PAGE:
What it is: At the end of the day every app that earns money has at least one goal. For e-commerce apps it is to complete an order. For many social networking apps it could be engaging with the content long enough to see ads. Social networking apps can also have a goal of making users create new content for others to engage with. Whatever the goals are there is a certain number of screens user needs to visit in order to achieve it. This screen order is called a “funnel” and the achievement of the goal is called “conversion”.

Why it is important: You must understand how your goal conversion is performing. If not enough users are converting you need to look at the funnel and identify problem screens and buttons. For example, let’s say your funnel consists of the following 5 screens that lead to the goal of registering a user:

  1. 100% – “Sign in or Sign up” screen
  2. 70% – “Sign up” screen that asks for email and password
  3. 60% – “Enter your phone number” screen
  4. 30% – “Phone verification code” screen
  5. 1% – “Registration success” popup

The percentage values show your conversion rate for this stage. Meaning we have 100% of users on the first screen, then 70% choose to sign up, then 60% proceed further after entering email and password and only 30% an 1% get to the last two screens.

What could this tell us?

First, this might mean that users don’t want to give you their phone number. Half of the users decided not to proceed with registration after they got to the screen asking to enter the phone number. So unless it is absolutely necessary you might want to drop phone number requirement at registration.

Second, there is an obvious problem with the verification code. Maybe users just don’t receive the verification code and because of that only 1% actually gets to complete registration. Hence, you should test the app yourself and fix the bug that prevents most users from getting the verification code.

5. User lifetime value.

What it is: User lifetime value refers to how much you can earn from an average user. The easiest (though not always precise) way to calculate this metric is to divide your total revenue from users by the total number of users.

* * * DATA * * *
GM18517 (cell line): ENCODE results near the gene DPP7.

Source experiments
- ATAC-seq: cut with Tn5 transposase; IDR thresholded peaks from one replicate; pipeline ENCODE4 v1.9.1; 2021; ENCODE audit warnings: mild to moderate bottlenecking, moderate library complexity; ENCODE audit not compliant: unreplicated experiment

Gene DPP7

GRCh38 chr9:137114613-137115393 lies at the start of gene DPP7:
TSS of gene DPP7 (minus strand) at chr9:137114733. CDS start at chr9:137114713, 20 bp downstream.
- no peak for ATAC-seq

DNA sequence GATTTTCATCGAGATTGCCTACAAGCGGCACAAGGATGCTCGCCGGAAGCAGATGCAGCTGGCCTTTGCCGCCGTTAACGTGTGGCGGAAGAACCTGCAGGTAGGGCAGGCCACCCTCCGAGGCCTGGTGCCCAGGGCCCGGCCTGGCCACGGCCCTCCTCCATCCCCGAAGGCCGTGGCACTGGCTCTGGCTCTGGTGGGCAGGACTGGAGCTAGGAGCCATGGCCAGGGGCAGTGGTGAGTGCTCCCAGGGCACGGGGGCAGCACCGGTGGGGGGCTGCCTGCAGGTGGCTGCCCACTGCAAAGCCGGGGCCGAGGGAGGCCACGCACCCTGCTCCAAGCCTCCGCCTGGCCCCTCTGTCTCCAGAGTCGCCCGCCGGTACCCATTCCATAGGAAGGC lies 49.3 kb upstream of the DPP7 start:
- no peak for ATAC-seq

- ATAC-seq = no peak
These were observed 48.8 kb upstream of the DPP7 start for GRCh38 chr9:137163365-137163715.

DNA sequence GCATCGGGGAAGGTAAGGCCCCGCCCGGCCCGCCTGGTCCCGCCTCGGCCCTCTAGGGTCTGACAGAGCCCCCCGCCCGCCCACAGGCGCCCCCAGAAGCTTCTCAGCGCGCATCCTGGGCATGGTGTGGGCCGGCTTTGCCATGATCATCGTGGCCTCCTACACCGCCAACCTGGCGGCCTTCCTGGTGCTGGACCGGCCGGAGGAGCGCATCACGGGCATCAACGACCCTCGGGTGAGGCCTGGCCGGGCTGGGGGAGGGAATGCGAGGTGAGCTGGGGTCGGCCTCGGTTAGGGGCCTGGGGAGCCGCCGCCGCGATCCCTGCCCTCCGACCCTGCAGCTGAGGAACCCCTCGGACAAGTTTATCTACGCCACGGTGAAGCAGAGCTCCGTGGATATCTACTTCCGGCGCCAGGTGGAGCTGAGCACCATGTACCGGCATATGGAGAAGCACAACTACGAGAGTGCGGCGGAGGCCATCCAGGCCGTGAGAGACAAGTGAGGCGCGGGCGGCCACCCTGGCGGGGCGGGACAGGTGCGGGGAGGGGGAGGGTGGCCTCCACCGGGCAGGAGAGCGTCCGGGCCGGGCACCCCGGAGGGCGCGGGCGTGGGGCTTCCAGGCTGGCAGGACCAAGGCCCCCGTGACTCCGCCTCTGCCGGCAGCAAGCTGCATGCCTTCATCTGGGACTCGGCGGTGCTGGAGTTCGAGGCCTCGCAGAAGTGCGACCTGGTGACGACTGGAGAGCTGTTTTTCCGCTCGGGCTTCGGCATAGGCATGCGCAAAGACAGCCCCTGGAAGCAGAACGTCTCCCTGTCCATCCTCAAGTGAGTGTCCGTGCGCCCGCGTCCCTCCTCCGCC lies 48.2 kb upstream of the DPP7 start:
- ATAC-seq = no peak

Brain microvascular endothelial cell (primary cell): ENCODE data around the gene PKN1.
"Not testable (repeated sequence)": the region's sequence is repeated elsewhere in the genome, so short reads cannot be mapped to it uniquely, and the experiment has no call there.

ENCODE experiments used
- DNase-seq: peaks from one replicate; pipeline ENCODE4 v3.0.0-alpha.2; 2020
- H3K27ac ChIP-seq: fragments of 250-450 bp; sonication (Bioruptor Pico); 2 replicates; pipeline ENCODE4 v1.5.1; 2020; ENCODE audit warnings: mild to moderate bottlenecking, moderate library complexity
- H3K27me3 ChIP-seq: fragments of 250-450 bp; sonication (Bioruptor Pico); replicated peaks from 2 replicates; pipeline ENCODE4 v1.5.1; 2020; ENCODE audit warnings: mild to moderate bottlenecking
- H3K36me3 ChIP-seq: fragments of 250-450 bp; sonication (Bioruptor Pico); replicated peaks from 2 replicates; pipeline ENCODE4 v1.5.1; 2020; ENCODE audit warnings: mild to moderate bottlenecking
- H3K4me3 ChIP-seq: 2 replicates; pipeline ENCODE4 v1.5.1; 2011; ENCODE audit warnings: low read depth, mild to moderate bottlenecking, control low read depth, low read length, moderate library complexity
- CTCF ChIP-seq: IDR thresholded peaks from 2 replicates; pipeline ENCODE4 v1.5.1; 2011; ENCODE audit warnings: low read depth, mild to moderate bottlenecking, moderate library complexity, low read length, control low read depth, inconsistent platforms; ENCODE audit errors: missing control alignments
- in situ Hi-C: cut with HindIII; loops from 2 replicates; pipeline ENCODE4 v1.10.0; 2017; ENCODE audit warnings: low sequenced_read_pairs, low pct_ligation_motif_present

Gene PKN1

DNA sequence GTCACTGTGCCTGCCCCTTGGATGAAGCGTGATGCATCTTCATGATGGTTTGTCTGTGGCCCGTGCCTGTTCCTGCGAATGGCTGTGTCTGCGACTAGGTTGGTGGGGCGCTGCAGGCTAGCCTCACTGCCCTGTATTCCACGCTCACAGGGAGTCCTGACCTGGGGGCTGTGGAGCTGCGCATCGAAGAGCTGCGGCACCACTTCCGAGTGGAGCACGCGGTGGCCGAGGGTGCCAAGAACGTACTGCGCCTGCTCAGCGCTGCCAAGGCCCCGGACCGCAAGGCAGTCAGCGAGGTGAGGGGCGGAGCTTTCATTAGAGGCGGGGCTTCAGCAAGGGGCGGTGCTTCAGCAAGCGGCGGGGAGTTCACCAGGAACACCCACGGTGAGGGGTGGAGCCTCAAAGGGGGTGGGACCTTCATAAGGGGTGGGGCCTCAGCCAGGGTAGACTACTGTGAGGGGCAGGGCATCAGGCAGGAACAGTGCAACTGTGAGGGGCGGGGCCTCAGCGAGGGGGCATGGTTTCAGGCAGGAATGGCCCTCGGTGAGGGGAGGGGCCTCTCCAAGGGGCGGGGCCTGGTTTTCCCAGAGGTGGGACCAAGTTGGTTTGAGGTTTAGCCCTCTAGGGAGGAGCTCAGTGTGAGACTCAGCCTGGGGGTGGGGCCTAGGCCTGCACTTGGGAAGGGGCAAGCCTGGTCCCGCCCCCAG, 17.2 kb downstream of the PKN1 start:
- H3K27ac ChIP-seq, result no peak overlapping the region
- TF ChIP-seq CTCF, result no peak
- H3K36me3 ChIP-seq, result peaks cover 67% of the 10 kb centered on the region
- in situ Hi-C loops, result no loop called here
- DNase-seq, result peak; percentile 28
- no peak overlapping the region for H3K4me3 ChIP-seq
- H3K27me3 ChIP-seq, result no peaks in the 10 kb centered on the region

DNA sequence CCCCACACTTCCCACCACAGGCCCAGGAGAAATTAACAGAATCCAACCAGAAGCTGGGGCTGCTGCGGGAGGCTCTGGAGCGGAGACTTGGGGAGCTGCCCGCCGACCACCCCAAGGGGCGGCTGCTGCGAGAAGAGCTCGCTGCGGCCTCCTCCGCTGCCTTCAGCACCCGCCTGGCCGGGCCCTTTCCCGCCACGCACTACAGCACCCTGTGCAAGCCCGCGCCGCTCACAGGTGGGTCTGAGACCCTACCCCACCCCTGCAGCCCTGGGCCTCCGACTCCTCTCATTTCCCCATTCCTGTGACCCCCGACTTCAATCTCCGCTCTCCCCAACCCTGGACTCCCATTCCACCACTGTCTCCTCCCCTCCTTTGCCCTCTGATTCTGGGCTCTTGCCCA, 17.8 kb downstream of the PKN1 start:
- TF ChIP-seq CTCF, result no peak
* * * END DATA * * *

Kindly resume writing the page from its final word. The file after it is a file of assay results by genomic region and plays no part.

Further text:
Why it is important: your users determine how much revenue you can earn. Knowing user lifetime value helps you answer two important questions:

  1. How much money can I make in future?
  2. How much can I spend to acquire a single user?

If the first question helps you predict the revenue, the second helps you understand how you can multiply it. Let’s follow this simple example:

It’s been 6 months since you’ve launched your app. You have made $100,000 in revenue and profit (all downloads were organic) and you have 25,000 users. That means that your rough user lifetime value is $4. Let’s say you want to double your profit in the next 6 months. Assuming average price of cost per install ads to be $2 per install this means that you will need to invest $100,000 in order to make a total profit of $200,000 in the next 6 months. Here is a more detailed breakdown:

First 6 months:
Profit from organic downloads: $100,000

Second 6 months:
Profit from organic downloads: $100,000

Paying for 50,000 new users via $2 per install ads: -$100,000
Revenue brought from 50,000 users assuming LTV of $4: $200,000

Subtracting our $100,000 investment from our $200,000 revenue we get an additional profit of $100,000. Hence in the second 6 months we earn a total of $200,000.


Running your business mathematically will make your life much easier. Whether it’s knowing your expenses or predicting your income the 5 metrics above are essential to running a profitable app business. In addition to them make sure you constantly keep an eye on your app performance and crashes and remember to read reviews. This will help you uncover many problems that could negatively influence your metrics.